Magnetic Lock Vs. Electronic Strike

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Magnetic locks and electric strikes are electrical hardware devices used to maintain the security of a door opening. Both of these devices can be activated by a range of tools, including passcodes, biometric readers, keycards or buzzers. When comparing magnetic locks to electric strikes, consider factors such as intended function, security needs, safety egress and cost to help you choose between the two.

Features

  • A magnetic lock, or mag lock, consists of a large magnet that is installed along the top of a door frame. A metal plate, or armature plate, is fastened to the door so it lines up with the magnet. When electrical power is supplied to the magnet, it creates a magnetic charge that keeps the magnet tightly pressed to the metal plate. This keeps the door securely locked until power is removed or interrupted.

    An electric strike must be used along with some other form of locking device, such as a lockset or exit device (panic bar). Electrical power is supplied to the strike, which holds the lock bolt in place, keeping the door locked until the strike is activated by a buzzer, keycard or other device.

Function

  • With a magnetic lock, the door is always locked from both sides of the opening. This makes mag locks a very secure option for areas that require high levels of security. Users must activate the lock with a keycard or other device when leaving and when entering. A handle or latchset is used to operate the door, but typically has no locking function.

    Electric strikes provide security only for the exterior side of the door. Occupants can freely exit at anytime from inside the building simply by turning the knob or handle, or by depressing the pad on the exit device. From the outside, the door can only be unlocked with a keycard or other activating device, which signals the strike to release the lock bolt.

Considerations

  • All electrical hardware can be described as either "fail-safe" or "fail-secure." Fail-safe hardware stays locked when power to the hardware is cut, keeping the building secure. Fail-secure hardware unlocks once power is cut, allowing for safe egress of occupants. A magnetic lock is always fail-safe, and unlocks automatically if power is cut. Electric strikes can typically be set to either of these two options using an integral switch. All fire-rated doors must be equipped with fail-safe hardware for safe egress at all times.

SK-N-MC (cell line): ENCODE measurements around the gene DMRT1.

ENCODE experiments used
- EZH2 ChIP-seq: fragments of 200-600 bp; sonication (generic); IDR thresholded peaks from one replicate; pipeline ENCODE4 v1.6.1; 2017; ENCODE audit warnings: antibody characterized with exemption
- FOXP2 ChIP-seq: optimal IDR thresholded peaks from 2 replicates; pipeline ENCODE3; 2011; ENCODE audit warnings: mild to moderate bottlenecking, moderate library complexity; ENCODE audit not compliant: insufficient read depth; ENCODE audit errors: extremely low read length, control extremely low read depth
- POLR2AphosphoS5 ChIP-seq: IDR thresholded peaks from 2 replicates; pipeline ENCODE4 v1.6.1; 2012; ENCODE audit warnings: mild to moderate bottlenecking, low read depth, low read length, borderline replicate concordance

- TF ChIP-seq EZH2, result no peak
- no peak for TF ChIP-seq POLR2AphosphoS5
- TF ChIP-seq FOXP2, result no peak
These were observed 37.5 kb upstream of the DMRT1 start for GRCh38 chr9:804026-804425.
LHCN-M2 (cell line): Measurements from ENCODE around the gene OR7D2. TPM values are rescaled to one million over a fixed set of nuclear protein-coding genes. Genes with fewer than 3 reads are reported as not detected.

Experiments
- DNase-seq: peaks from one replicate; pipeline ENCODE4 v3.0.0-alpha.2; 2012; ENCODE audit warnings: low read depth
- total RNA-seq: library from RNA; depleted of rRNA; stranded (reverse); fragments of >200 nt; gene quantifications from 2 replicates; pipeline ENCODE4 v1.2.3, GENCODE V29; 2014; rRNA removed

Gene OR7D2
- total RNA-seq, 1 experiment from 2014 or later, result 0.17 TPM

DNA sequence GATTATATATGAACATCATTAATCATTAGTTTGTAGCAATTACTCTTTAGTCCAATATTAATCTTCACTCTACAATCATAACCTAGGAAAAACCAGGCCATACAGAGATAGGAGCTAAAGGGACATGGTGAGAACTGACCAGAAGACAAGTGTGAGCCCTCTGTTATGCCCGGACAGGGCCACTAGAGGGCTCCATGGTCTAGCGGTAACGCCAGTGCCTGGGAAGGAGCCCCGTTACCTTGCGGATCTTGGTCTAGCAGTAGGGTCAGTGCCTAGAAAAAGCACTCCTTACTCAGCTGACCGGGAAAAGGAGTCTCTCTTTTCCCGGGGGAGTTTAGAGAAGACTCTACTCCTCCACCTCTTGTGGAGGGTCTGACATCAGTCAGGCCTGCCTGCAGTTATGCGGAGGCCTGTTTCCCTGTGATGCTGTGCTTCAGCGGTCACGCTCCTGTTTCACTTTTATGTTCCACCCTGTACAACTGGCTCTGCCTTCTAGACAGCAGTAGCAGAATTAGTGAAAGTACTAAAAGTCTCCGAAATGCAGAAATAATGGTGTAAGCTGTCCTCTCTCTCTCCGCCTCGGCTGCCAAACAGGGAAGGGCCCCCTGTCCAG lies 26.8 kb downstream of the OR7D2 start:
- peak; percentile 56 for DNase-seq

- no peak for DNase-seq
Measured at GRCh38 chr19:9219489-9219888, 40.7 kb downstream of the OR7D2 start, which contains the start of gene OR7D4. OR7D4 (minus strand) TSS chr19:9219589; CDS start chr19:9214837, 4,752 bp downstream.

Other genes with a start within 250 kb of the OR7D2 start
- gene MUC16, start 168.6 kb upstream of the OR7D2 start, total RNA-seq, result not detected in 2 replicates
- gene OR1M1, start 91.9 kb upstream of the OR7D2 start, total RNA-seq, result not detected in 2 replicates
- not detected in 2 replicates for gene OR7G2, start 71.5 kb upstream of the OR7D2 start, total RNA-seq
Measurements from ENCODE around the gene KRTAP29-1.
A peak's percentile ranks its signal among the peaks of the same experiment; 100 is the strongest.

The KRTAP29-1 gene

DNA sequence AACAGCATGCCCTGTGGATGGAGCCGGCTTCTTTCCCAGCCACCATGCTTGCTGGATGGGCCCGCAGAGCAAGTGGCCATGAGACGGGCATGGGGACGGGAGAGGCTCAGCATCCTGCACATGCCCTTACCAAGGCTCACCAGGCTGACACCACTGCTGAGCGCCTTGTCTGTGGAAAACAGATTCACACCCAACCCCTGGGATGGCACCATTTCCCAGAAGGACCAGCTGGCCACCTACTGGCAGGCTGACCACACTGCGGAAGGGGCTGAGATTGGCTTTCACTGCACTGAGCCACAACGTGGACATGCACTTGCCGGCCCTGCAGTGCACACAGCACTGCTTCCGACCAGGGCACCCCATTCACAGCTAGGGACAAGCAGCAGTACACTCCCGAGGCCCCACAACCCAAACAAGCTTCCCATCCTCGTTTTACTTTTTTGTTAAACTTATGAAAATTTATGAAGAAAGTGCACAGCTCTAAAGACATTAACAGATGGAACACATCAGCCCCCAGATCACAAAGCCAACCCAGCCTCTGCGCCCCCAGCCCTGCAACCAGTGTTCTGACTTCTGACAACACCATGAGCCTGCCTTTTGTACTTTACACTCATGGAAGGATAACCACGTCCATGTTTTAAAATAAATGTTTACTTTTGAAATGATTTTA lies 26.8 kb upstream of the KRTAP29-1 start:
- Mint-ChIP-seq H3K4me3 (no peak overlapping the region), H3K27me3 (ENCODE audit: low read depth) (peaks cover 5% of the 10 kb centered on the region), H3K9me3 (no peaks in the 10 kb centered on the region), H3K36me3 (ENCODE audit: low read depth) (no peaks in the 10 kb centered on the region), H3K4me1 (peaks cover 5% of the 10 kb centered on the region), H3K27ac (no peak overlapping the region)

Benefits

  • Because a magnetic lock is installed on the face of the door and frame, it can be installed relatively easily by most contractors. It is one of the most effective types of hardware for securing both sides of a door, and provides a great door of force to keep the door secure.

    Electric strikes are usually more affordable than magnetic locks, making them a good choice for building managers on a budget. It is also easier in general to meet fire and life safety codes with an electric strike than with a mag lock. An electric strike is much less likely to delay egress because it can be easily operated from the inside of the building.

Drawbacks

  • Magnetic locks are among the more expensive types of door hardware. They are also fairly easy for burglars to beat, because they will no longer keep the door locked if the power is cut. Finally, these locks pose a potential safety hazard in terms of slowing egress during an emergency.

    Because of the complexity of powering and installing electric strikes, they typically require skilled installers. These strikes must be chosen carefully based on the type of lock they will be used with. If the wrong strike is chosen, the lock bolt won't fit securely inside.

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